By Skye H. McFarlane
If seeing is believing in the delay-ridden world of New York City construction, then commuters and residents may finally be gaining some faith that the new, permanent ferry terminal in Battery Park City is on its way.
This week, a floating crane began installing above-water base pieces for the 32,000 square foot barge structure, which, according to a Port Authority spokesperson, should open outside the New York Mercantile Exchange in March or April 2007. The temporary terminal opposite Rockefeller Park will close as soon as the new one opens.
“I say thank goodness and it’s about time,” said Rosalie Joseph, co-president of the Battery Park City Neighbors and Parents Association.
The ferry terminal project has been plagued by controversy and delays, with an original budget of $48 million swelling to $69.1 million in the process. Previous project deadlines of December 2005, April 2006 and January 2007 have all fallen by the wayside. And because most of the construction work has taken place underwater or off site, it has been hard for neighborhood residents to sense the progress.
“I really don’t think they were doing anything,” said Magdalena Hasiec, a resident and mother of two. “It’s good news, a little bit anyways after all those years.”
Originally funded in 2000, the project began in the summer of 2003 with the removal of the old terminal outside the NYMEX and the installation of a temporary floating terminal just north of the old one. Though it only moved about 100 yards, the temporary dock floated into a sea of controversy. The new (current) location was directly in front of Rockefeller Park lawns and a children’s playground.
Downtown Express photo by Milo Hess
Local parents worried that the diesel exhaust from the ferry boats would harm their children and adult residents were simply annoyed that the smelly black smoke was floating across their park. Protests were held and petitions signed, but the temporary terminal remained as the new terminal ran into snags.
“It’s funny that it is going on in front of all the green buildings,” said Hasiec, referring to the three environmental residential towers that sit directly behind Rockefeller Park.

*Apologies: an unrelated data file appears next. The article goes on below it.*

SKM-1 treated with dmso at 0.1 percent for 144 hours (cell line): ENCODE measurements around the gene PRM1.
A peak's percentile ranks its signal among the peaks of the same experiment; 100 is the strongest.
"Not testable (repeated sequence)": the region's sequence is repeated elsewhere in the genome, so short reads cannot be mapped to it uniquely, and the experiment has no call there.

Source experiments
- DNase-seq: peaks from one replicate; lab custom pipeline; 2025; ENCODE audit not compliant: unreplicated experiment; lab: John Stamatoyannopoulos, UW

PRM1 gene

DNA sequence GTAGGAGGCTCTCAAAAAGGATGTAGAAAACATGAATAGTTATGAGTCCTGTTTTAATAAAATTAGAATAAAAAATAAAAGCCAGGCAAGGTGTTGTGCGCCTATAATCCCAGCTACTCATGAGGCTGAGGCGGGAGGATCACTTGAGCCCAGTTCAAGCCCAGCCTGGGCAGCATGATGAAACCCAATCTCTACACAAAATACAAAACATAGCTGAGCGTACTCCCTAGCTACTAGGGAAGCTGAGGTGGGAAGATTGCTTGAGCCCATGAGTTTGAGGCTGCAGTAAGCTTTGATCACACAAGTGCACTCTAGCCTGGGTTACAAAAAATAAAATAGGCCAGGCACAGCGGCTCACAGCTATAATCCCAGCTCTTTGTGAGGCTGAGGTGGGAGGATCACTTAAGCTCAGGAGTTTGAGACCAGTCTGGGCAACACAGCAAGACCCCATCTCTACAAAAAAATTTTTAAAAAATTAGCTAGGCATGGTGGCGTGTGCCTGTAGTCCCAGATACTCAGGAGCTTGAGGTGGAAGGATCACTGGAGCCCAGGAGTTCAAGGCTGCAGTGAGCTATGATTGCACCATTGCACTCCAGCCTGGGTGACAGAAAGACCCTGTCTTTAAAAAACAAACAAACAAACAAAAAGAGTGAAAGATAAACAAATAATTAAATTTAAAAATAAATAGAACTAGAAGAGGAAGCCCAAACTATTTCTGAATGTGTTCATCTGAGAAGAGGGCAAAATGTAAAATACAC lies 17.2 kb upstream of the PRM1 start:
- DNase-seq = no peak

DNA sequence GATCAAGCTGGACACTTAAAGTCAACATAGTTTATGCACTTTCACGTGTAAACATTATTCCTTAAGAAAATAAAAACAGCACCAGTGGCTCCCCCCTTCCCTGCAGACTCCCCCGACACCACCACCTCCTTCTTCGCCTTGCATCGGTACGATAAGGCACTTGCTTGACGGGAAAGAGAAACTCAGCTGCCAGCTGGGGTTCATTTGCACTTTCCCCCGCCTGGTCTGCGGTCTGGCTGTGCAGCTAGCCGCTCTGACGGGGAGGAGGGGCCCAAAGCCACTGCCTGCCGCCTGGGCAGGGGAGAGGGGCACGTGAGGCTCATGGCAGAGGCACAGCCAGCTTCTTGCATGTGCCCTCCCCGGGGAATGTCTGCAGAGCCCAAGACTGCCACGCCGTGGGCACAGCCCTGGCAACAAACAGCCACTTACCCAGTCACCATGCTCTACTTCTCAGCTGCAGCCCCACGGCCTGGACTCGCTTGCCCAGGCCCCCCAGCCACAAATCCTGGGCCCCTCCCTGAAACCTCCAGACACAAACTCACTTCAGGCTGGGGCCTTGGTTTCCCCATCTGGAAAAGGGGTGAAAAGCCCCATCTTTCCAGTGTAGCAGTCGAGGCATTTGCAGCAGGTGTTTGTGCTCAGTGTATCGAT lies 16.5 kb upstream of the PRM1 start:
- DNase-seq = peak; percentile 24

In 2005, Janet Cox of the Port Authority blamed delays on a conflict with the project’s local contractor. On Wednesday, Port Authority spokesperson Steve Coleman said that the holdups stemmed from a difficult and complex welding process. Whatever the reasons, the project was reassigned to a new contractor. While crews have been periodically working at the B.P.C. site, removing old foundations and installing new pilings, the terminal barge itself is being assembled in Corpus Christi, Texas.
During the construction process, NY Waterway has worked to alleviate the diesel smoke issue in its own way, by overhauling its ferry boats to use low-emissions diesel engines and cleaner fuel. In 2003, 63 percent of the company’s boats were using the new technology. By fall 2005, that number was up to 70 percent. Now, according to NY Waterway spokesperson Pat Smith, only two or three of the boats that service the Battery Park City terminal still emit the dirtier diesel exhaust.
“We’ve made significant overhauls to make sure the engines run as clean as possible,” Smith said. “The brand new marine diesel engines that were put in exceed current and projected federal emissions standards.”
In addition to moving the ferry exhaust farther from the park, the new terminal will offer many improvements. The fabric-roofed facility will be larger, more stable, and feature heat, restrooms and a concession area. It will also have five docking slips (compared to three at the current terminal), allowing it to service 16,000 passengers per hour.
The current terminal services 6,800 tickets (a little more than 3,400 people, since many commuters ride twice a day) each day through its main ferry lines run by NY Waterway and BillyBey Ferry Company. A few hundred more customers come through on the Liberty Water Taxi and New York Water Taxi lines.
The increased terminal capacity brings about the enticing opportunity for expanded service or new ferry lines. While NY Waterway did not want to discuss specifics, Smith made it clear that service expansion could be a possibility. In the past, there have been talks about adding ferry service to one or more New York area airports, but most local residents are pressing for a return of the weekend service to New Jersey, which was suspended after 9/11.
“Increased service would be a wonderful idea,” said Joseph, who like many Downtown residents, has family in the Garden State. “There is no weekend service and that’s a problem. It would be wonderful to have more access to New Jersey and to have more frequent service for the people who live in the area who might want to go shopping or to see family, et cetera.”
Along with the fate of new ferry lines, the destiny of the wooden fence that blocks off access to Rockefeller Park from the west is also up in the air. The fence was erected by the Battery Park City Authority to keep ferry commuters from cutting across, and thereby trampling, the grass. However, the fence may not come down once the new terminal opens. B.P.C.A. spokesperson Leticia Remauro said that a decision on the fence will be made once the new terminal’s design and traffic patterns become clear.
“The tentative plans are for there to be a clear path for commuters, but it depends on the final configuration,” Remauro said.
Either way, commuters and residents alike look forward to a new, improved and moved terminal this spring.
“Hey, if I can get a cup of coffee and not freeze to death out here at night, I’m happy,” said Jessica Tedson, who lives in Hoboken and works in the World Financial Center. “Plus, I’ll be that much closer to work.”